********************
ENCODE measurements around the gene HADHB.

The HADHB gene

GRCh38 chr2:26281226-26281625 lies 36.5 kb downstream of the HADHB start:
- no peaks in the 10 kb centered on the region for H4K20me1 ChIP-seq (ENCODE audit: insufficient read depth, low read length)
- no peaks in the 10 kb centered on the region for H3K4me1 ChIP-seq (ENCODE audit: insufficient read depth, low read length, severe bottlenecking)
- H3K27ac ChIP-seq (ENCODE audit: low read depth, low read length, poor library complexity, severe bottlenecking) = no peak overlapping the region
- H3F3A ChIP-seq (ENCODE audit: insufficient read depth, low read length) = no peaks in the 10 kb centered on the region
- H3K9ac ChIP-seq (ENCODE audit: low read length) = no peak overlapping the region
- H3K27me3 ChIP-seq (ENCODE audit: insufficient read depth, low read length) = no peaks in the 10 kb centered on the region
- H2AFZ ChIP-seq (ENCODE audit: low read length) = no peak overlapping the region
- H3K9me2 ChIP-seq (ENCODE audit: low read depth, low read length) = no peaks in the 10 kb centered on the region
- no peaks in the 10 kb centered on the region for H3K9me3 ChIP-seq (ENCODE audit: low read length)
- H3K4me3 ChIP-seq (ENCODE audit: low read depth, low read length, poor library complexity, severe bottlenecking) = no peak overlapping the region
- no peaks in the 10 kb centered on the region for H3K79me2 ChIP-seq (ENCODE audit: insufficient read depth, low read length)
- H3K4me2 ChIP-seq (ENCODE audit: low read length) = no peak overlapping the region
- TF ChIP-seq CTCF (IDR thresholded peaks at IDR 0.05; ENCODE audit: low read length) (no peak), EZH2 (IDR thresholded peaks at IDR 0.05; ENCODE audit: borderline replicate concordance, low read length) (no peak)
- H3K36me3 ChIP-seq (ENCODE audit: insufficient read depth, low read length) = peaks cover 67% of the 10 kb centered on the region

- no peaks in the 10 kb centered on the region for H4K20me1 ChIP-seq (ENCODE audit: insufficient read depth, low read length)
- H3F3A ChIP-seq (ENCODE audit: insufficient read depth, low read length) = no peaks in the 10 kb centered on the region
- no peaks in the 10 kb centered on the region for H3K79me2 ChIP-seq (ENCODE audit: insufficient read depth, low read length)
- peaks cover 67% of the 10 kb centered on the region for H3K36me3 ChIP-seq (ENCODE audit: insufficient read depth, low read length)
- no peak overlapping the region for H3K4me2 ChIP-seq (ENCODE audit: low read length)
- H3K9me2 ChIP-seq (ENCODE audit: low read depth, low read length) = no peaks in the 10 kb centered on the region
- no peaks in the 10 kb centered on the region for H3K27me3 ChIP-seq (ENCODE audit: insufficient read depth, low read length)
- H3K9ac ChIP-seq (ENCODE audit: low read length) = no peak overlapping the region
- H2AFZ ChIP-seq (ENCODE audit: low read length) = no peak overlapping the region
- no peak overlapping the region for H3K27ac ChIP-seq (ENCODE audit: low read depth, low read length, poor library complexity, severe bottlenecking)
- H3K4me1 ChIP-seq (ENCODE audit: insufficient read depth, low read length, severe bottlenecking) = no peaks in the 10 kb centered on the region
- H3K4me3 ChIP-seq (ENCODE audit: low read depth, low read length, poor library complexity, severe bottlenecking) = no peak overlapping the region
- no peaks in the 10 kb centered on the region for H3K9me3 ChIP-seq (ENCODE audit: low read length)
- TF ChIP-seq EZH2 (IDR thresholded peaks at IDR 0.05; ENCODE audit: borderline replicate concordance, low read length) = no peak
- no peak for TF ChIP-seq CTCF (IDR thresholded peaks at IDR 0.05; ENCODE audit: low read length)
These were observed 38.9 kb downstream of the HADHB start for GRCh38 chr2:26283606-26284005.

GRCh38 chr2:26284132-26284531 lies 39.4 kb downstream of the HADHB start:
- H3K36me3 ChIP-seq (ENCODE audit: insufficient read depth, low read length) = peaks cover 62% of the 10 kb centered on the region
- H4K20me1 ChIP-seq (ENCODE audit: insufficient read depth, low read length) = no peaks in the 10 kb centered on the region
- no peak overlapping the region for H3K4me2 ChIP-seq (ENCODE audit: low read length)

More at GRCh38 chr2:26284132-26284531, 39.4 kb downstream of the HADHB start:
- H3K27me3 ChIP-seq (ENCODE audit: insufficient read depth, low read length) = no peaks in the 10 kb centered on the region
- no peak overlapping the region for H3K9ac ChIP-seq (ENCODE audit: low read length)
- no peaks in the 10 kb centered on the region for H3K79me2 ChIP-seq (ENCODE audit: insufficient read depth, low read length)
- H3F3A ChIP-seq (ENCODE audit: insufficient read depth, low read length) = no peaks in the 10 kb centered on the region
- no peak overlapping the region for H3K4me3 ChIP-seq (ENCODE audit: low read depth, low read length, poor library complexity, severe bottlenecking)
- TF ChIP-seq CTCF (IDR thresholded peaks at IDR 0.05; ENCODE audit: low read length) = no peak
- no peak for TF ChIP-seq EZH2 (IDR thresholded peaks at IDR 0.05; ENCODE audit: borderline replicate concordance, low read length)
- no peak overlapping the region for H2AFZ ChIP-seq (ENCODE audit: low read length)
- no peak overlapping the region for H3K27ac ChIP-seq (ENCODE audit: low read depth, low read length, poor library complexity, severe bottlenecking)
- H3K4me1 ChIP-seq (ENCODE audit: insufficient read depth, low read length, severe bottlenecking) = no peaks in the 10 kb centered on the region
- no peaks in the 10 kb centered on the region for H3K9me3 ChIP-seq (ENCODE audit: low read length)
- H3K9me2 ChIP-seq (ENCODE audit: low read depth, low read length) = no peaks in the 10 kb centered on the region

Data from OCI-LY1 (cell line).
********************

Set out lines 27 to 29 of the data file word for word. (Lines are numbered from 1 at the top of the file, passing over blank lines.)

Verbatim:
- no peak overlapping the region for H3K27ac ChIP-seq (ENCODE audit: low read depth, low read length, poor library complexity, severe bottlenecking)
- H3K4me1 ChIP-seq (ENCODE audit: insufficient read depth, low read length, severe bottlenecking) = no peaks in the 10 kb centered on the region
- H3K4me3 ChIP-seq (ENCODE audit: low read depth, low read length, poor library complexity, severe bottlenecking) = no peak overlapping the region